9. The next question to consider is if the amendment sought for should be allowed. One of the main issues in the suit is the plaintiffs' title to the suit land which involves the further crucial issue as to the validity of the two registered sale deeds (Exts, 31 and 32). In paragraph 10, of the original written statement, the defendants had impeached these two documents as collusive, void and without consideration. By amendment they wanted to take an additional plea of invalidity of those two documents, that is to say, those sale deeds are invalid on account of fraud on registration.
10. Mr. Rath's contention against this amendment is that in as much as the defendants being strangers to the sale transactions evidenced by Exts. 31 and 32, are not entitled to raise the question of passing or non-passing of consideration or its adequacy or inadequacy, they are, for similar reasons, precluded from impeaching the sale deeds on the ground of fraud on registration. Thus, if the defendants are prohibited in law to raise a plea, they cannot be allowed to amend their pleadings by incorporating such a plea therein.
In the case of Lal Achalram v. Raja Kazim Hussian, (1905) 32 Ind App 113 (PC) the Judicial Committee enunciated a principle that a stranger to a deed which is intended to be real or operative between the parties thereto cannot dispute payment or non-payment of consideration and its adequacy or inadequacy. This, however, is not an absolute one. It has no bearing in a case where a deed is challenged as fictitious, never designed to operate as a real deed or to effect a transfer of title. Generally, where a transaction is not impugned as fictitious and that it was intended or designed to be a genuine deed in order to effect a transfer of title and was acted upon as such by the parties to the transaction, it would be no concern of a third party that such a deed may be set aside by a party to the transaction on the ground available to him. But when a deed is challenged as a fictitious document which was never designed as a genuine deed in order to effect a transfer of title, it would be open to a stranger to the deed to impeach it as absolutely void and wholly invalid on all available grounds without any restriction. (See the cases of Kamini Kumar Deb v Durga Charan Nag, AIR 1923 Cal 521; Saradindu, Mukherji v. Kunja Kamini Roy, AIR 1942 Cal 514 and Jugal Kishore v. Umesh Chandra, AIR 1973 Pat 352).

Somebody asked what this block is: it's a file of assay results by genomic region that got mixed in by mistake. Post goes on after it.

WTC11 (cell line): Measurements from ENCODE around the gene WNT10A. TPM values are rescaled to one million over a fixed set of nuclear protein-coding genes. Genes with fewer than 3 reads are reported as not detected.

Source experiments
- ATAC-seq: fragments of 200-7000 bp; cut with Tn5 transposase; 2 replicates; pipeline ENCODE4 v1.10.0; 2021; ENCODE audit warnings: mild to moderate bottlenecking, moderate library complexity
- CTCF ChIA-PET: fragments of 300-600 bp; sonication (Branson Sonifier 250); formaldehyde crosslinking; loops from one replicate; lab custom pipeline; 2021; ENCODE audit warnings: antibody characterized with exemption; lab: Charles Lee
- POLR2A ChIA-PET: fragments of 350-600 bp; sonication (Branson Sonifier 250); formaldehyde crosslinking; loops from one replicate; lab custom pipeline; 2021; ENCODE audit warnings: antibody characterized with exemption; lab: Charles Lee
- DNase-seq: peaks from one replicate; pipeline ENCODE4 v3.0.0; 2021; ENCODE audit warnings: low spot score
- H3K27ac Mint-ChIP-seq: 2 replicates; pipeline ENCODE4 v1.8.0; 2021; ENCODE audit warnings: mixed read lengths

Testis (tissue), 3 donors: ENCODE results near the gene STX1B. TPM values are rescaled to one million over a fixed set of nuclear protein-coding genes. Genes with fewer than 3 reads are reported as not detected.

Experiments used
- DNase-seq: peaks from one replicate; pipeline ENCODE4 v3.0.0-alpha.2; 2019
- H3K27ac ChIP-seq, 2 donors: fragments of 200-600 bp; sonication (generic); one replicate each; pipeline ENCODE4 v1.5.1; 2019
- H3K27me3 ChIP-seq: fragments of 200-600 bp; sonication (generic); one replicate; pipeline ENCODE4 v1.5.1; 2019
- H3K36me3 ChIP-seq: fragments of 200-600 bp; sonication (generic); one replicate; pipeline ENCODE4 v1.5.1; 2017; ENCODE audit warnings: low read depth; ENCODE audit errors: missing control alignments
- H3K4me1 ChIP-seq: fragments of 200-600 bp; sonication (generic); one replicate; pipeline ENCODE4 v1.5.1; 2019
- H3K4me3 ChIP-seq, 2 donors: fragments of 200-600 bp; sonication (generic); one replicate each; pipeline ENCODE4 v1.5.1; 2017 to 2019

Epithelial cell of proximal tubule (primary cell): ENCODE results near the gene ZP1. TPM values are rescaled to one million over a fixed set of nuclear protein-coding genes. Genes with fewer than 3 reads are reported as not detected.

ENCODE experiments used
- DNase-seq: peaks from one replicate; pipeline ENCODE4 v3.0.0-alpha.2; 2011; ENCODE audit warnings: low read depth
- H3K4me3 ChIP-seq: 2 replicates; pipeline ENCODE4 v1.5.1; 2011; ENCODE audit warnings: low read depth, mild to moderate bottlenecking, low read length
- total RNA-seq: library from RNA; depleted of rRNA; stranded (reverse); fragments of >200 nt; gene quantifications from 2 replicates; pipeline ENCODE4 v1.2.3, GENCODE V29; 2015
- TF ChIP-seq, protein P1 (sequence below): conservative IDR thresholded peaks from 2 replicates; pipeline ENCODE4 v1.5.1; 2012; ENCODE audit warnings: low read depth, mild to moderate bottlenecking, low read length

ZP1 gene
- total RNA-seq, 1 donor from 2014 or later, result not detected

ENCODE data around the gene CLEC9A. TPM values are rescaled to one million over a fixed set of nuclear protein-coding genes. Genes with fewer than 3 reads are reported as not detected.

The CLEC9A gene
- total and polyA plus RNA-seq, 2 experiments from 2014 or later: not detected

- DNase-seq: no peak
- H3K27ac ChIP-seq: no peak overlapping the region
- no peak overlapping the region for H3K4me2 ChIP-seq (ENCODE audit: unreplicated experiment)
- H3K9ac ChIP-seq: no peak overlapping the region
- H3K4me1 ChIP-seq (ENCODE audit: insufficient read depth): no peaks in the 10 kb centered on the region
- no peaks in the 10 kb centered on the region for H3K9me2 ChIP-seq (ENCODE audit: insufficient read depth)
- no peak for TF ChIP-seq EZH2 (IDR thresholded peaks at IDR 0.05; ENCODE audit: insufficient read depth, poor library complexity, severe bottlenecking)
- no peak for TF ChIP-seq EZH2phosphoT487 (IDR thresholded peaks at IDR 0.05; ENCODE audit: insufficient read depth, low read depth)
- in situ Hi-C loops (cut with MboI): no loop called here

Thus, whether the ground of challenge of a third party would be available to him or not would depend upon consideration of the question as to whether the impugned sale deeds were void documents or fictitious ones, never designed to operate as a real deed or to effect a transfer of title. If the Court on consideration of evidence on record comes to a finding that the sale deeds were genuine documents designed to effect transfer of title, then the technical pleas which are available only to the vendor or the vendee cannot be permitted to be raised by a third party. In this case, the original stand of the defendants was that these two sale deeds were collusive and void documents. One of the specific grounds of challenge was that no consideration passed thereunder. By amendment, the defendants have merely tried to enlarge the plea regarding collusive and void character of the documents. If a fraud on registration is established, it would make the two registered sale deeds ineffective, that is to say, these shall not affect the immovable property nor shall these be received as evidence of transaction affecting such property, though they may be received as evidence for the limited purpose envisaged in the proviso to Section 49 of the Indian Registration Act. In other words, these documents would not be valid documents for the purpose of creating rights in properties or extinguishing rights therein.